Beginning in the early 1920s, local residents sought to preserve Fort Gibson's History. In 1936, the stockade area was reconstructed by the Federal Emergency Relief Administration, Works Progress Administration, and the Fort Gibson Stockade Commission. Today, the Site is a National Historic Landmark, operated by the Oklahoma Historical Society.
33 sites are mapped for a fort tour aided by uniformed guides that add historical relevance to the specific points of interest. Throughout the year, reenactments, living history celebrations, and work shops fill the entire year with activity at the fort. (See the Calendar of Events for event descriptions).
Some of the sites on the Fort grounds include:
|The Commissary was built in 1845. It has undergone reconstruction, and is now the Visitor Center for the Fort Gibson Historic Site.|
The Barracks building was constructed initially during the 1840s, but was not finished until after the Civil War. OnceHeadquarters
The Adair Cabin was relocated to its present site by the Muskogee County Historical Society. This dogtrot cabin once belonged to Judge Adair, and is said to have been used as a hospital during the Civil War.
The bakery, seen here, was in ruins before it was reconstructed by the Oklahoma Historical Society. The bakery is now used for public baking demonstrations, and is open to the public for tours.
The dogtrot is part of the 1936 WPA Stockade reconstruction. Today, it is used extensively for living history and reenactments, with many participants having slept in the cabin. When not in use for events, the building is accessible for visitors to the site.
The library and mess hall are also part of the reconstructed stockade. They too are accessible to visitors when not in use for events.
Within the reconstructed stockade, several rooms are set with displays, which show an officer's quarters, circa 1836.
Brief History of Fort Gibson .....
In 1824, increasing tensions between the Cherokee and Osage Nations led the U.S. Army to relocate its westernmost presence from Fort Smith, Arkansas to a point farther west in the Arkansas territory. Colonel William Arbuckle selected a spot on the Grand River, three miles upstream form the convergence of the Arkansas, Grand and Verdigris Rivers.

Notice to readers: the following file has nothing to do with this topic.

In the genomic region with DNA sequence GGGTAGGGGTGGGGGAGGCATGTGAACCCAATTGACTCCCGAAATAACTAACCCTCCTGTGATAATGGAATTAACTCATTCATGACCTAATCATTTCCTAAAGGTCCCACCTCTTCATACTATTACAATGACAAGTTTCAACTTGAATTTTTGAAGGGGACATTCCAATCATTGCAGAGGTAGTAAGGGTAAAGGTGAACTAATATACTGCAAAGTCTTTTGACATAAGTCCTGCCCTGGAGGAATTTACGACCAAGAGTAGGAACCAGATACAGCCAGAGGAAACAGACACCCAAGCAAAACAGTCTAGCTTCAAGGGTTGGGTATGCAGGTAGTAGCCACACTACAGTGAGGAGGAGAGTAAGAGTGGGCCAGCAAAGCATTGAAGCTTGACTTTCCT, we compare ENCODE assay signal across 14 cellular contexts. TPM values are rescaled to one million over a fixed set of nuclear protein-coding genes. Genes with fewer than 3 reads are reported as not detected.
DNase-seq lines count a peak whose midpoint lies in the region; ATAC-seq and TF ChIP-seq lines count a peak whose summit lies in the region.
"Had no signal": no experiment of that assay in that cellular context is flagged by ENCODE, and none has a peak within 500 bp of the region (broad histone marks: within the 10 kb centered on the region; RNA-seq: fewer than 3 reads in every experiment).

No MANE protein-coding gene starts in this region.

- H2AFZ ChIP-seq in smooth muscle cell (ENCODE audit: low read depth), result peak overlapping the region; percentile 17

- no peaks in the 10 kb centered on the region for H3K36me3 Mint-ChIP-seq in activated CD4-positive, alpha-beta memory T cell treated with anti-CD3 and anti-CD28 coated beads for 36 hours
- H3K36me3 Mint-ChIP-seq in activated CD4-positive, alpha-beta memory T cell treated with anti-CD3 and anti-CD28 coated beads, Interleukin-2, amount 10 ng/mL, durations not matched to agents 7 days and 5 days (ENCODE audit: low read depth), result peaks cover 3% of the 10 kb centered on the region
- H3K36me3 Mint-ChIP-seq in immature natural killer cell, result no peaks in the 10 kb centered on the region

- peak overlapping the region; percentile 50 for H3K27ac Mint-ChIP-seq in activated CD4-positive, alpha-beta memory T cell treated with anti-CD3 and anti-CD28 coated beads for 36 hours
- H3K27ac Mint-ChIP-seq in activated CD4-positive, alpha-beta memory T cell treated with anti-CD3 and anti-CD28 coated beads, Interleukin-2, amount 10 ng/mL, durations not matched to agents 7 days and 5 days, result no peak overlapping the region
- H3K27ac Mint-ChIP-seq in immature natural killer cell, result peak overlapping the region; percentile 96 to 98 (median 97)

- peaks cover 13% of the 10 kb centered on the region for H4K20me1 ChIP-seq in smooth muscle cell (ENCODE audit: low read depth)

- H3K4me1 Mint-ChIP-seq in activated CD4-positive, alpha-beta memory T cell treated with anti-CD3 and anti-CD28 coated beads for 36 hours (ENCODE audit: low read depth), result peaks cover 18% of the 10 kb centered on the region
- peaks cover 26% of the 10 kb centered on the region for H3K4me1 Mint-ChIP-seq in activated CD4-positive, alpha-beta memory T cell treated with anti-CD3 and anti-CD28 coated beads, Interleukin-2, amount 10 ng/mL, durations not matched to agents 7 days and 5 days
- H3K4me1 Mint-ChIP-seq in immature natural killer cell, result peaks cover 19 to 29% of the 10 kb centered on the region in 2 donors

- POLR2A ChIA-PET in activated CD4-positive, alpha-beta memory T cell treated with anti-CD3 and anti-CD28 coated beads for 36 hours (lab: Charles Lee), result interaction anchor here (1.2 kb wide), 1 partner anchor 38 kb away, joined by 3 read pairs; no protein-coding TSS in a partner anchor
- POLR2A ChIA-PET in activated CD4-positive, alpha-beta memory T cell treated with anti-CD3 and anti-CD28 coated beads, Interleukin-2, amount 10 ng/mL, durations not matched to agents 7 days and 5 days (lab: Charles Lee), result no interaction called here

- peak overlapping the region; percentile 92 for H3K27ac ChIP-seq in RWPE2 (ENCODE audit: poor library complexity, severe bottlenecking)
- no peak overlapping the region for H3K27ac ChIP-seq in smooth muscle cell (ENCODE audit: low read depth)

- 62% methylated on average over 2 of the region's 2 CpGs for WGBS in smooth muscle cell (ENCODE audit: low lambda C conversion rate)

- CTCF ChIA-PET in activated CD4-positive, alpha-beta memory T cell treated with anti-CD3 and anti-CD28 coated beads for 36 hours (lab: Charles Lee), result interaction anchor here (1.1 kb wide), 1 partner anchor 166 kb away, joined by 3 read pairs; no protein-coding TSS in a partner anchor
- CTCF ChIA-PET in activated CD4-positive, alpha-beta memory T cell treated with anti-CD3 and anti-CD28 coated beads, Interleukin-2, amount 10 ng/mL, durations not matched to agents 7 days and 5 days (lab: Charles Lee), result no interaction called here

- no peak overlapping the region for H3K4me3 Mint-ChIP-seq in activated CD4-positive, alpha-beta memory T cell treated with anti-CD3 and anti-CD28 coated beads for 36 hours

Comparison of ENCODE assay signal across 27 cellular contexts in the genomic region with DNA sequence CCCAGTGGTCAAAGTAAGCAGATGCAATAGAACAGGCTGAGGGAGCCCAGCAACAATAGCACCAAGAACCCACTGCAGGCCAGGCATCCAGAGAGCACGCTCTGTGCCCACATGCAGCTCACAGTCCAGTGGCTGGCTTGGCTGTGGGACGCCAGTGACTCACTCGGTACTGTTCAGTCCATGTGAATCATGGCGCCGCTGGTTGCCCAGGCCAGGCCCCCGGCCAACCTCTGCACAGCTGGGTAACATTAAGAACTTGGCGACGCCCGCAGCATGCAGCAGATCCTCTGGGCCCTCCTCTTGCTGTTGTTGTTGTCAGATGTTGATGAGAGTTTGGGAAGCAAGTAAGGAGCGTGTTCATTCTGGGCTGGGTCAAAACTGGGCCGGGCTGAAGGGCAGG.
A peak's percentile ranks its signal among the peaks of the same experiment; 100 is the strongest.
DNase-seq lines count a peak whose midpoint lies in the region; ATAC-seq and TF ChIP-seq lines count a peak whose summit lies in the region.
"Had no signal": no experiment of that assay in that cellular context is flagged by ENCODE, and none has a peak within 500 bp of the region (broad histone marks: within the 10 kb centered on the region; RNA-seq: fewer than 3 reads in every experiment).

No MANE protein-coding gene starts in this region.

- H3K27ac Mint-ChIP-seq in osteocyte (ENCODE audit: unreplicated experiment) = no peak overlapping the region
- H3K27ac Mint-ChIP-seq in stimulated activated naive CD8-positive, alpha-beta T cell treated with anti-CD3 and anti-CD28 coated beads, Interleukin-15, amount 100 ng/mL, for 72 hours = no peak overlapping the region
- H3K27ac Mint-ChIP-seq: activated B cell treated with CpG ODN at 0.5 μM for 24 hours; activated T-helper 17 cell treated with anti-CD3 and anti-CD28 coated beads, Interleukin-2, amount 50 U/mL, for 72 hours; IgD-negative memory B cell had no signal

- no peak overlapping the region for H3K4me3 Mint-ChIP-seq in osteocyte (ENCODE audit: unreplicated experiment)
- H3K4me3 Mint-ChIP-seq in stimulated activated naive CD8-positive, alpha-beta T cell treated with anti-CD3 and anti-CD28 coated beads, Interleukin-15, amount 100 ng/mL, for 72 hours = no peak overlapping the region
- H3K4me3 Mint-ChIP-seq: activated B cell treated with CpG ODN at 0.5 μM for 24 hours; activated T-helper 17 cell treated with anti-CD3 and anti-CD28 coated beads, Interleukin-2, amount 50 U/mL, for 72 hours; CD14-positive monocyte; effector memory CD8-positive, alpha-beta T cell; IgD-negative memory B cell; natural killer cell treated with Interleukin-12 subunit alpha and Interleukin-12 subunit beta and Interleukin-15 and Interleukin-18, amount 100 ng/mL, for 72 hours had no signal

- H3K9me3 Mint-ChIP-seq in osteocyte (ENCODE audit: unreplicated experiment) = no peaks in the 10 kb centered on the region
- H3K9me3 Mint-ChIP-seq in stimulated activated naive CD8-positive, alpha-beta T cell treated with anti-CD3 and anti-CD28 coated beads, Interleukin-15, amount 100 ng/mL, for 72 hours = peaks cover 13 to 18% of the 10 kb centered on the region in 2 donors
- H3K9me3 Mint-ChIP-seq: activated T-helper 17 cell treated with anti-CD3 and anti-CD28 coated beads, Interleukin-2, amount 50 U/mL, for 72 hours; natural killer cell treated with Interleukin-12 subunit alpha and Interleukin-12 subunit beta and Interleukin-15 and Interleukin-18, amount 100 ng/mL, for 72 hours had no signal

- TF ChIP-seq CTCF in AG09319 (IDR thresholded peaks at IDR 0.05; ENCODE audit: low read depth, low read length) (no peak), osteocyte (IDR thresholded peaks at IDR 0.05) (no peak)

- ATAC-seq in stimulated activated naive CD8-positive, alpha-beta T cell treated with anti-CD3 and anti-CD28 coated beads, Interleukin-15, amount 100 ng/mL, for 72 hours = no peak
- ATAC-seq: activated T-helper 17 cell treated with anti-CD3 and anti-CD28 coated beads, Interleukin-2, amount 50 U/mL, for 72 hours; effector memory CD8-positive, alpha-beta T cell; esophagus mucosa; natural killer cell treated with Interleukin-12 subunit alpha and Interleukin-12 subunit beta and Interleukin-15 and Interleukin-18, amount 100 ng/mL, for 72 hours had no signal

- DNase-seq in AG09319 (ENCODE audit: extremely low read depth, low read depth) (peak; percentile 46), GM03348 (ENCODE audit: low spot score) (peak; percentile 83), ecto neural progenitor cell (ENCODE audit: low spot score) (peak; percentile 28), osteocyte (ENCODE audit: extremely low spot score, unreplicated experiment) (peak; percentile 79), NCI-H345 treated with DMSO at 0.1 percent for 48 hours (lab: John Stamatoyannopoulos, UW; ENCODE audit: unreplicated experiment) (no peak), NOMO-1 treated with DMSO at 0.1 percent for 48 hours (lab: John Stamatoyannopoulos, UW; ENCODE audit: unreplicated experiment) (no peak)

Colonel Arbuckle oversaw the construction of a wooden stockade named Cantonment Gibson in honor of General George Gibson. The stability of the stockade encouraged both Euro and Native Americans to settle near the post giving rise to the community at Fort Gibson, the oldest in the state of Oklahoma.
The Seventh Infantry arrived at the post in 1831, and in 1832, Cantonment Gibson was renamed Fort Gibson. Soldiers at the fort were instrumental in overseeing the resettlement of the eastern tribes to Indian Territory. For many, Fort Gibson was the terminus of Native Americans and their African-American slaves after their removal from the southeast part of the nation, commonly known as the Trail of Tears.
In 1857, The Army withdrew from Fort Gibson and transferred the land and the buildings to the Cherokee Nation. During the Civil War the Confederate soldiers briefly occupied the site before establishing Fort Davis nearby. Fort Gibson was reactivated in 1863 and occupied by federal troops as a key point in controlling Indian Territory and the Texas Road. The U.S. 10th Cavalry, a unit of black soldiers nicknamed "Buffalo Soldiers," was stationed here after the Civil War. Fort Gibson also was the home of the first black regiment in Indian Territory, the 1st Kansas Colored Volunteers Infantry.
The Army served at the fort until 1871 when most troops were reassigned and the fort designated a commissary supply post. In 1872, following the arrival of the railroad to Indian Territory, the fort was reactivated to ensure law and order. In 1890, the Army abandoned Fort Gibson permanently.
Address: 907 North Garrison
Our Email: firstname.lastname@example.org
OPERATING HOURS: Daily, Monday through Saturday, 9:00 a.m. to 5:00 p.m.
Sunday 1:00 p.m. to 5:00 p.m.
Closed: Thanksgiving, Christmas, New Year's Day, Martin Luther King Day, President's Day, and Easter
ADMISSIONS: Adults $3.00, Seniors 65 & up $2.50, Students 6 to 18 $1.00, Children 5 and under, free.
Reservations are necessary only for school groups or tour groups.
DIRECTIONS: Fort Gibson Historic Site is located on Garrison Avenue between Hazen and Coppinger streets in Fort Gibson. The Stockade complex is located at the intersection of Lee and Ash. It can be reached from U.S. 62 by turning north on Hwy 80 (Lee St) and following it through the Town of Fort Gibson.
Most park facilities are accessible to persons with mobility challenges. If you require assistance, please notify park staff.
Parking is available, including parking for buses, in the site's parking lot.
Come visit us in Fort Gibson, Oklahoma